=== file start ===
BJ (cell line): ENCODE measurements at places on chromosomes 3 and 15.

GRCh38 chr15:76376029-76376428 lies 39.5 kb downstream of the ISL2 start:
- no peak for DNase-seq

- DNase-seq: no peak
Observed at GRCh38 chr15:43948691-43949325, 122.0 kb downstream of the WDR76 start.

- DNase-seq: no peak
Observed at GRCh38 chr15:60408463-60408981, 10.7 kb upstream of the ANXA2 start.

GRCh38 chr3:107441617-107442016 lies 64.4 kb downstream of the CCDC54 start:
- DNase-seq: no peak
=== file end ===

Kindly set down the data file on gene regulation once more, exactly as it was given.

BJ (cell line): ENCODE measurements at places on chromosomes 3 and 15.

GRCh38 chr15:76376029-76376428 lies 39.5 kb downstream of the ISL2 start:
- no peak for DNase-seq

- DNase-seq: no peak
Observed at GRCh38 chr15:43948691-43949325, 122.0 kb downstream of the WDR76 start.

- DNase-seq: no peak
Observed at GRCh38 chr15:60408463-60408981, 10.7 kb upstream of the ANXA2 start.

GRCh38 chr3:107441617-107442016 lies 64.4 kb downstream of the CCDC54 start:
- DNase-seq: no peak